If, indeed, there are two certainties in life, death and taxes, then real estate investors just might have found their Juan Ponce de Leon in the 1031 exchange, which allows them to defer capital gains taxes on the sale of a rental property so long as they reinvest the proceeds in a “like-kind” purchase. Spared the death of writing a large check to the IRS, they can find the fountain of youth in a new investment — always with the proceeds of the previous sale and sometimes with the addition of a new jumbo mortgage. Since our fabled 1031 exchanges have strict timelines for both identifying and closing on the new property, the calls I will get requesting help with a home loan for a 1031 exchange often exhibit the urgency of a conquistador lost in the sweltering swampland of Florida.
Can I Get a Jumbo Mortgage for a 1031 Exchange?
The answer is “yes.” But not every mortgage lender has strong options for these scenarios because not every jumbo mortgage investor will lend on a non-owner occupied property. Remember, in residential lending, there are only three occupancy classifications:
- Primary. The home in which you live.
- Secondary or “vacation.” A home that is a “reasonable” distance from your primary. A home that is available for your year-round occupancy AND a home into which you’ll enter no rental agreements.
- Investment or “rental.” A true, income-producing property. Only this category is eligible for a 1031 exchange.
Assuming that we have a rental property and assuming that we have a loan amount that exceeds the conforming limit in any metropolitan statistical area (MSA), our borrower/buyer/exchanger will be tasked with finding a home loan may require additional research and, maybe more importantly, expertise on the part of the mortgage originator.
Eureka! I Have Found It
We have a number of investors that will make a jumbo loan on a non-owner occupied property that is being purchased as part of a 1031 exchange. The most aggressive of our options will permit a loan amount to $2,000,000 with a loan-to-value (LTV) of 80%. This would entail a purchase price of $2,500,000. But there are other elements to a loan approval for an investment property and your mortgage lender will treat each of these differently. They may include:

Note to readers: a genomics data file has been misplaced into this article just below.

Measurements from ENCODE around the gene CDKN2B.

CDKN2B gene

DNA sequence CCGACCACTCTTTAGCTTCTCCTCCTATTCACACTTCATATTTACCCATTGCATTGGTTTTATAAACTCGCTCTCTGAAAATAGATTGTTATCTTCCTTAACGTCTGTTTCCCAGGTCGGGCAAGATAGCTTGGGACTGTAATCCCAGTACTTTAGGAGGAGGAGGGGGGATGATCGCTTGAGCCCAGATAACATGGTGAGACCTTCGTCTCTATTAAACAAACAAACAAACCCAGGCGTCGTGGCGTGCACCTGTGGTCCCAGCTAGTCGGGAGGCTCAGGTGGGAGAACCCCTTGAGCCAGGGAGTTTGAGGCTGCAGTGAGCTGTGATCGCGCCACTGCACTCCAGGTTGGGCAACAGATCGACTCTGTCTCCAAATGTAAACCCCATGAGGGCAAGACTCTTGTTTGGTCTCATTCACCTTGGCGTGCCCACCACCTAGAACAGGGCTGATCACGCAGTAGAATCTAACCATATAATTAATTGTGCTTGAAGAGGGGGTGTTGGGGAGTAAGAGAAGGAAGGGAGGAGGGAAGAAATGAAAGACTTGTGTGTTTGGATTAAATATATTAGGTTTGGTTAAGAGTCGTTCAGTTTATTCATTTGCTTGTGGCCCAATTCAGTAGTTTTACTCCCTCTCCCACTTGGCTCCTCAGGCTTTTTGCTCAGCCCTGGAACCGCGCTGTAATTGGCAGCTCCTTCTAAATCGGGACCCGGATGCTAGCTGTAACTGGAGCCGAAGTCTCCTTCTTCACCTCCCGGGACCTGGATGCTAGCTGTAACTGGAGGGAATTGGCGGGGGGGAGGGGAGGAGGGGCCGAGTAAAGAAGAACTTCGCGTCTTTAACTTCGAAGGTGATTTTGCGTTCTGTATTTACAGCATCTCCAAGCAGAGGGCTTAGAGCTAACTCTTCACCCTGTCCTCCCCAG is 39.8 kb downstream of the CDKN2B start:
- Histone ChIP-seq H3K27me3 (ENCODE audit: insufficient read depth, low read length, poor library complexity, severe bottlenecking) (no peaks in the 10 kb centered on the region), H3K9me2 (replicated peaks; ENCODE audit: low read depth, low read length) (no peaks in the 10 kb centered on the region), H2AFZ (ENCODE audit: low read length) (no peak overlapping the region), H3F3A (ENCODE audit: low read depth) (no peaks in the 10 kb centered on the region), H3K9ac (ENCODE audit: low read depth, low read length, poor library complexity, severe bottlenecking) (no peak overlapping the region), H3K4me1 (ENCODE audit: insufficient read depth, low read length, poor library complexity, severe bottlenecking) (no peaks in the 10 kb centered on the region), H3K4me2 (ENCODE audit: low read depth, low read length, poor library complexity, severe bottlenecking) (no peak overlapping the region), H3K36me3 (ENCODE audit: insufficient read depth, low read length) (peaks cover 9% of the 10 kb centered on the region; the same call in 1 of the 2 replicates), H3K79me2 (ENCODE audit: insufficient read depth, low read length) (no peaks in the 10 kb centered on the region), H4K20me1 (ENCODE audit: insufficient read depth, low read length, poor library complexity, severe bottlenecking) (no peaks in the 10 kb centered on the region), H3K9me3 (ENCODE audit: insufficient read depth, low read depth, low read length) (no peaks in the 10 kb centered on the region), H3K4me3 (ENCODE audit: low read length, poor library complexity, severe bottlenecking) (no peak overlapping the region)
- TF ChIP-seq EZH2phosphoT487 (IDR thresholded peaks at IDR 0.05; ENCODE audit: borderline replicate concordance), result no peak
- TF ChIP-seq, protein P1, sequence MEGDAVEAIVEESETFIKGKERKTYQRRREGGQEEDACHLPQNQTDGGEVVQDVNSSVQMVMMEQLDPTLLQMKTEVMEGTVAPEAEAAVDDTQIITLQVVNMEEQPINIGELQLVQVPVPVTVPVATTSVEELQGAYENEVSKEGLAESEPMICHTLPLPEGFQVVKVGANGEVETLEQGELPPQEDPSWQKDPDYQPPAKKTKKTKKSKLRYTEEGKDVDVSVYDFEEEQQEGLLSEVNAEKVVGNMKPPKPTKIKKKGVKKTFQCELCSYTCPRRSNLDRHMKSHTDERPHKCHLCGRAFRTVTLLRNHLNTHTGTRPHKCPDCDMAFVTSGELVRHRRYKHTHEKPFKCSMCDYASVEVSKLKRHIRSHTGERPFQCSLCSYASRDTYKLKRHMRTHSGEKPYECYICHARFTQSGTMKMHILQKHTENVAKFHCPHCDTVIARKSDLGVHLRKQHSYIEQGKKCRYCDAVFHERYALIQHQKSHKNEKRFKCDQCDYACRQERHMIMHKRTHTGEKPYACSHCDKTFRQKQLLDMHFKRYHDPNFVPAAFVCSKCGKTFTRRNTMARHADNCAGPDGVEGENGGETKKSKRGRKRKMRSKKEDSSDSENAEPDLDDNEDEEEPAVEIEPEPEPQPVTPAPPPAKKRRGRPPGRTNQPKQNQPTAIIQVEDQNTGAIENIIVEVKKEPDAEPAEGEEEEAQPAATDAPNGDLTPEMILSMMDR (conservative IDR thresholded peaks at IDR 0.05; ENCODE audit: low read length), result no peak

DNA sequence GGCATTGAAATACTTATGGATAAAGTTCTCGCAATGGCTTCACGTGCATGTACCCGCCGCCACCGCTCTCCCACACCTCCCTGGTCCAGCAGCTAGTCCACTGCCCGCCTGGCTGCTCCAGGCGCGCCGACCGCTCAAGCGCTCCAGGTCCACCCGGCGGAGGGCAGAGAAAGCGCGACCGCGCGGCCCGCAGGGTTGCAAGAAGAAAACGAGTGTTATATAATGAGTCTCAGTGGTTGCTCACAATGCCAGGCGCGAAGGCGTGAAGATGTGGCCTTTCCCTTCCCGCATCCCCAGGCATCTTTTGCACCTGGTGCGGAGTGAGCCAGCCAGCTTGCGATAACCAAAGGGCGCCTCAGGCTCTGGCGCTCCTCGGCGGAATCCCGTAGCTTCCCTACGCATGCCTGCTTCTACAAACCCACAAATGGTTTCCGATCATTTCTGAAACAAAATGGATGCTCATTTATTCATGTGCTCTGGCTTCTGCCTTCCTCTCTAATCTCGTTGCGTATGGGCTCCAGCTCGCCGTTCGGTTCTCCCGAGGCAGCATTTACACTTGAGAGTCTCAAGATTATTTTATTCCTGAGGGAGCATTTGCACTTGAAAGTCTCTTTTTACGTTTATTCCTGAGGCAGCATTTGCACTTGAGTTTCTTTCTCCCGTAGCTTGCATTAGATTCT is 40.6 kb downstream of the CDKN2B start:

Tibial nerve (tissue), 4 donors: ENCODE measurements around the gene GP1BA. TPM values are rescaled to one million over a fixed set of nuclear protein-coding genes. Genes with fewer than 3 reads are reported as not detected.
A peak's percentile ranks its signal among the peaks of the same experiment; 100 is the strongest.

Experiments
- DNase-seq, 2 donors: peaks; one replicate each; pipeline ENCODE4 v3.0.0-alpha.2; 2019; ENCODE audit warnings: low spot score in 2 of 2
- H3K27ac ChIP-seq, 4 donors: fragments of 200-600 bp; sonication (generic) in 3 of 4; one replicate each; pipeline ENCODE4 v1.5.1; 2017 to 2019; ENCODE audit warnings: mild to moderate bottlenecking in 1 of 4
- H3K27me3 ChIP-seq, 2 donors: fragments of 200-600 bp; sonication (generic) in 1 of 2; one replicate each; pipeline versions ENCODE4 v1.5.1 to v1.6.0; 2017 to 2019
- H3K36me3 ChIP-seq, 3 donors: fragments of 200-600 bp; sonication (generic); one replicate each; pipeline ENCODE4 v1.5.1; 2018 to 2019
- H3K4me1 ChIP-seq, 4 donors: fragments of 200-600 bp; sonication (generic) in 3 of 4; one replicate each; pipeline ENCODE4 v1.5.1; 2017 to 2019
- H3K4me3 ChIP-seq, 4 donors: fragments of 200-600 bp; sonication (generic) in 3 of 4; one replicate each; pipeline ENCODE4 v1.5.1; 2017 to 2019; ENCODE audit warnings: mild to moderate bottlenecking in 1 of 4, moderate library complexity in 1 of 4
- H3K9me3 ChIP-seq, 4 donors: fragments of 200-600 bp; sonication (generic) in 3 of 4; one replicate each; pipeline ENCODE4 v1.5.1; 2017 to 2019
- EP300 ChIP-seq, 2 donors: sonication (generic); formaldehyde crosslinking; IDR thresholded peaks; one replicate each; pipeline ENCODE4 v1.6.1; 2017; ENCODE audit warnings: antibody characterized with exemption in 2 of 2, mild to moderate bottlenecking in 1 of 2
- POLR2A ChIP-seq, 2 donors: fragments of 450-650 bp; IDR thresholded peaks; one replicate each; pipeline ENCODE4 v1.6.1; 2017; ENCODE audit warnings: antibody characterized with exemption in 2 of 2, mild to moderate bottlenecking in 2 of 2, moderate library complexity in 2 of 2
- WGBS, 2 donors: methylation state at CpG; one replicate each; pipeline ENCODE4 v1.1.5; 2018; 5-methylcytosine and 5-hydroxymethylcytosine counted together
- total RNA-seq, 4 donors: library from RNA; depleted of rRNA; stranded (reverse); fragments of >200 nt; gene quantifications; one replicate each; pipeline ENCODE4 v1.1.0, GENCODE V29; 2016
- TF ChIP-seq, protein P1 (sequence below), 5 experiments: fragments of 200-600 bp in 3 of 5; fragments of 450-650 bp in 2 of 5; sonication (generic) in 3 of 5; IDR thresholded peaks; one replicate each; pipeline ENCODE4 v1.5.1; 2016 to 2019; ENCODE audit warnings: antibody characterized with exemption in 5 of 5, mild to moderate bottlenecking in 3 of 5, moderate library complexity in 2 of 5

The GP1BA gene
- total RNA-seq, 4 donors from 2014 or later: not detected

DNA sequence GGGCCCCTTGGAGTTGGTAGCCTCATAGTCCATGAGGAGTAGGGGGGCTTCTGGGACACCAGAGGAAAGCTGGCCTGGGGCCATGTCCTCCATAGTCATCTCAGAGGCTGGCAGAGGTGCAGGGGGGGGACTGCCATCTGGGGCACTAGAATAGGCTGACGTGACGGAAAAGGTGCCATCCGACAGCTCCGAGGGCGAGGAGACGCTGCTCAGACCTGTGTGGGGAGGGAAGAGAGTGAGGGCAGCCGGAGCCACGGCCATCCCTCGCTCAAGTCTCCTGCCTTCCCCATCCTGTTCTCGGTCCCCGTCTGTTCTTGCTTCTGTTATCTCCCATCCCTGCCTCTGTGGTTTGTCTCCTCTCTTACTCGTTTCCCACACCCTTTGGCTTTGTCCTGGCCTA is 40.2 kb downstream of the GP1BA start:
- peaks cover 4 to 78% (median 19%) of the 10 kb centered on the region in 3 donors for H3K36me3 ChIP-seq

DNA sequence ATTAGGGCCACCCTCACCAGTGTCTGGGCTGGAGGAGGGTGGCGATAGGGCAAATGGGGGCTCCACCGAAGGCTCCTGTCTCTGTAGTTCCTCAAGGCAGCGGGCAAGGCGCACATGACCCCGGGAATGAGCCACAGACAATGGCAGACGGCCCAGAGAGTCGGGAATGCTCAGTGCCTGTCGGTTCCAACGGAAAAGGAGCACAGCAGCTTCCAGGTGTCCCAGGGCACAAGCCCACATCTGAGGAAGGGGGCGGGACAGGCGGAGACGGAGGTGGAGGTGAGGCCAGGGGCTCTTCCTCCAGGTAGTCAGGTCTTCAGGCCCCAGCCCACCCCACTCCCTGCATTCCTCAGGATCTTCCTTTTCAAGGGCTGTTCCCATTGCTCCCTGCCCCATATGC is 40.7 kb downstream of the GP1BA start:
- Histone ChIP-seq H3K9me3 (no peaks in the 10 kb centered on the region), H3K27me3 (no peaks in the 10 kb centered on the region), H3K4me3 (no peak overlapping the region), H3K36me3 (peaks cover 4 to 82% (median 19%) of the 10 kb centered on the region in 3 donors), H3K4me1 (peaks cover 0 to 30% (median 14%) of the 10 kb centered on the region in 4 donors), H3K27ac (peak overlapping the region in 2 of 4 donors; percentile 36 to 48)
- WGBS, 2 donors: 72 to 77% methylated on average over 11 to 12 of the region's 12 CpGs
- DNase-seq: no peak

- Requirement of property management history (likely the case here since there is an “exchange” of like-kind property, implying that the borrower is already managing another investment home).
- Calculation of rental income. Some lenders will work off of the lease amounts and some off of the rental survey on the appraisal. We have options for both.
- Maximum financed properties. Mortgage investors may have limitations on the number of rental properties financed or owned, and this could be a factor for the seasoned investor/borrower.
So indeed, obtaining a jumbo loan on a rental property involved in a 1031 exchange does not have to be as arduous as discovering something of fantasy in a new and foreign land, but it does require a healthy degree of expertise. If you set off to find your own fountain of investment property youth, I’m here to aid your journey and the jumbo home loan boats are ready to weigh anchor.
Turn and face the exchange,
Vice President of Mortgage Lending
Cell/Text: 415-367-5959 Fax: 415-366-1590
Marin Office: 324 Sir Francis Drake Blvd., San Anselmo, CA 94960
Berkeley Office: 1400 Shattuck Ave., Suite 1, Berkeley, CA 94709
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